Posted in Fiction, Teen, Young Adult/New Adult

Once Upon a Con: Bookish and the Beast keeps the magic going

Bookish and the Beast, by Ashley Poston, (Aug. 2020, Quirk Books), $18.99, ISBN: 9781683691938

Ages 12+

The third Once Upon a Con book is coming! I’ve been enjoying this series since picking up Geekerella back in 2017. Remixed fairy tales, updated to take place in a fandom world? Yes, please!┬áIn this third installment, we’ve got some returning characters, some new faces, and a familiar storyline with a little fandom magic.

Rosie Thorne is a high school senior, living with her widowed dad, and mourning her mom, who happened to be a huge fan of… you know it, Starfield, the sci-fi series introduced in Geekerella. She’s also stuck on her college application essays and on the memory of the masked General Sond cosplayer she met at ExelsiCon. While trying to do a good deed, she inadvertently stumbles into a house where Vance Reigns – actor, Hollywood bad boy, and Starfield’s very own General Sond – is hiding out from the paparazzi after a major scandal hit the tabloids. He’s predictably beastly (see what I did there?) to Rosie, who’s so taken aback that she ruins a rare book in the house’s gorgeous library. She offers to work off the cost of the book, which means she’s now spending every day in Vance’s presence. As the two get used to one another, literal and proverbial masks come off, but they’re both hurt and vulnerable people: can Rosie and Vance let their guards down enough to fall in love?

Bookish and the Beast has all the elements that make Ashley Poston’s Once Upon a Con series so readable: great dialogue and pacing, fun characters that you want to fall in love with and hang out with, and most importantly, the genuine love of fandom. Her characters’ fandoms – in this case, Starfield – have passed on through generations, from parents to children, and it’s here that the heart of fandom lies. Fandom is a community, with its good, bad, and ugly, and Ashley Poston respects that community by creating characters that inhabit that space in her books and the readers who love them. Each character goes on their own personal journeys here, and so many relatable, enjoyable characters.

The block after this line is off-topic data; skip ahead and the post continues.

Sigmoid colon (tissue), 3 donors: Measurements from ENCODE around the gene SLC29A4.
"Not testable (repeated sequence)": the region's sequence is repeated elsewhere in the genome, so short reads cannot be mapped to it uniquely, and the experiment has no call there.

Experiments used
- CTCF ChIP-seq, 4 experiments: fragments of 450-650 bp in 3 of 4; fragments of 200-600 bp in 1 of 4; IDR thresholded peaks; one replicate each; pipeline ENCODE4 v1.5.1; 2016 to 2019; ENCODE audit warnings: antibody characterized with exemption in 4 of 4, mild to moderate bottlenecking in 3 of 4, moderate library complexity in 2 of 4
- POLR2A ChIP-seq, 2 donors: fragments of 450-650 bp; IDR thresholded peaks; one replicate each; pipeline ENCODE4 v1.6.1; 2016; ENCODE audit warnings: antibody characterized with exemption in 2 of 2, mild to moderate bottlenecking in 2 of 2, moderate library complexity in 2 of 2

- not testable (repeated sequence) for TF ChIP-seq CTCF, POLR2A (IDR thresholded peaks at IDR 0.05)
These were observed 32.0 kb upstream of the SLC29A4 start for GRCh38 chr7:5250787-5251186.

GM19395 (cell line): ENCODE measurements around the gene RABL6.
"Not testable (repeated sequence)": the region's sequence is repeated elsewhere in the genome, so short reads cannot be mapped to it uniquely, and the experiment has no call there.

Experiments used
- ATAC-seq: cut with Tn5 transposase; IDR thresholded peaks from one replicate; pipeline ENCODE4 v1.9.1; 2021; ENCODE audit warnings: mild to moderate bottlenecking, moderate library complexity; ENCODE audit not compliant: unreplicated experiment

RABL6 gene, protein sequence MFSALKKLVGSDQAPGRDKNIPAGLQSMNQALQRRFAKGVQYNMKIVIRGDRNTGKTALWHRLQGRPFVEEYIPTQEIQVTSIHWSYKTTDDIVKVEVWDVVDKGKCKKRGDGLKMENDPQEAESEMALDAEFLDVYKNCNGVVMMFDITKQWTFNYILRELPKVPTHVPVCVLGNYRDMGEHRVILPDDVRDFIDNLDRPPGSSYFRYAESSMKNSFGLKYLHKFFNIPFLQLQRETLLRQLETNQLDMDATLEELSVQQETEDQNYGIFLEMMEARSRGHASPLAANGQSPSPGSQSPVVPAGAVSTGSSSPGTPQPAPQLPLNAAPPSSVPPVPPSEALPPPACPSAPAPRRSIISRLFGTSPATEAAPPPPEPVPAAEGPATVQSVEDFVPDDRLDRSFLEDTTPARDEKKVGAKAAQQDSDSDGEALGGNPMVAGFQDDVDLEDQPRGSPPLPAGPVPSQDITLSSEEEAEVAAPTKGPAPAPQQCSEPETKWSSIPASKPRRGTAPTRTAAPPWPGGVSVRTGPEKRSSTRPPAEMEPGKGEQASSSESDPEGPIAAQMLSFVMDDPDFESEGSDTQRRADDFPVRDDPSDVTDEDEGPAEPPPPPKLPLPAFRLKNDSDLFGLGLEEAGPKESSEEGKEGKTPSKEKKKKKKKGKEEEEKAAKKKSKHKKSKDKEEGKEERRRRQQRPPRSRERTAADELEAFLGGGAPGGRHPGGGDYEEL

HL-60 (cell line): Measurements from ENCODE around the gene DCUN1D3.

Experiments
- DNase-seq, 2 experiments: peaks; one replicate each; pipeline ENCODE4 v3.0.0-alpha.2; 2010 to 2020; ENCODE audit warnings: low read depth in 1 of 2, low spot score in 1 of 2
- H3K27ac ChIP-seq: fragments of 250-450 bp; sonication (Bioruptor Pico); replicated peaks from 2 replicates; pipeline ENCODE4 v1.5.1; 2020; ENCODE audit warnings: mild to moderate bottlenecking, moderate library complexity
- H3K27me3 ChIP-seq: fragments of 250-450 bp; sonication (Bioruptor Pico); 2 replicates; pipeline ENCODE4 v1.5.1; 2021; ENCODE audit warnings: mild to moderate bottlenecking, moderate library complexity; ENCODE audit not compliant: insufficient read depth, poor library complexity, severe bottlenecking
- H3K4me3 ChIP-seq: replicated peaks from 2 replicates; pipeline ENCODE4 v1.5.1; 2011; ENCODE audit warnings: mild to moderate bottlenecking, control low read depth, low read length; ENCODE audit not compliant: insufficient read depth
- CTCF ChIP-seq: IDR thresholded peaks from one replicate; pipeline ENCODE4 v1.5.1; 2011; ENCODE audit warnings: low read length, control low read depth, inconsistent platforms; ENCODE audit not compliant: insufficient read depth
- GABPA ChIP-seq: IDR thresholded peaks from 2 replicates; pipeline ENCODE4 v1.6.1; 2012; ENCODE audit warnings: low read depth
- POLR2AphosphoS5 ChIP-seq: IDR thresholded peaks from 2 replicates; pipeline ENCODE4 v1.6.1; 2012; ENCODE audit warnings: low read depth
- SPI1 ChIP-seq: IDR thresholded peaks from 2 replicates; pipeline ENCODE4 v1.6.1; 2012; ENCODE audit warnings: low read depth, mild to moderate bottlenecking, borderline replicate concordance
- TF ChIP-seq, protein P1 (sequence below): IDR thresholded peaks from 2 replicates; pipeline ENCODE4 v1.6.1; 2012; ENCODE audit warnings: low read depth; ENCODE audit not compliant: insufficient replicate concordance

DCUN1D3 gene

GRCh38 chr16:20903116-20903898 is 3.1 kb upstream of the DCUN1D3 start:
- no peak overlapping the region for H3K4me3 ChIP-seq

Rainbow Rowell readers, this series is for you. Check out Ashley Poston’s website for an FAQ, links to her social media, and more information about her books.

Posted in Toddler Reads

First Stories bring toddlers into fairy tale fun!

Author Dan Taylor and publisher Silver Dolphin Books have debuted the cutest interactive board books to introduce toddlers to some of the most popular, beloved fairy tales:

Beauty and the Beast, $8.99, ISBN: 978-1626868977

Belle the Beauty becomes the Beast’s “guest” in place of her father, where she eventually sees past his beastly exterior (see what I did there?), he throws her a lovely feast, and they fall in love, breaking the curse and letting him because a handsome prince again.


Cinderella, $8.99, ISBN: 978-1626868984

Cinderella is treated horribly by her horrible stepsisters, but her Fairy Godmother steps in and declares that she shall go to the ball! She runs off at the stroke of midnight and forgets her shoe, but the handsome prince tracks her down. Try as her stepsisters might, they can’t get the shoe on, but it’s a perfect fit for Cinderella!


Rapunzel, $8.99, ISBN: 978-1626869004

A handsome prince sees poor Rapunzel trapped in a tower by a mean old witch who uses Rapunzel’s hair to get up and down the walls. When the prince tries to climb up to meet her, the witch snips Rapunzel’s hair, sending him flying over the edge! It’s okay, though – Rapunzel and the prince get their happily ever after at the end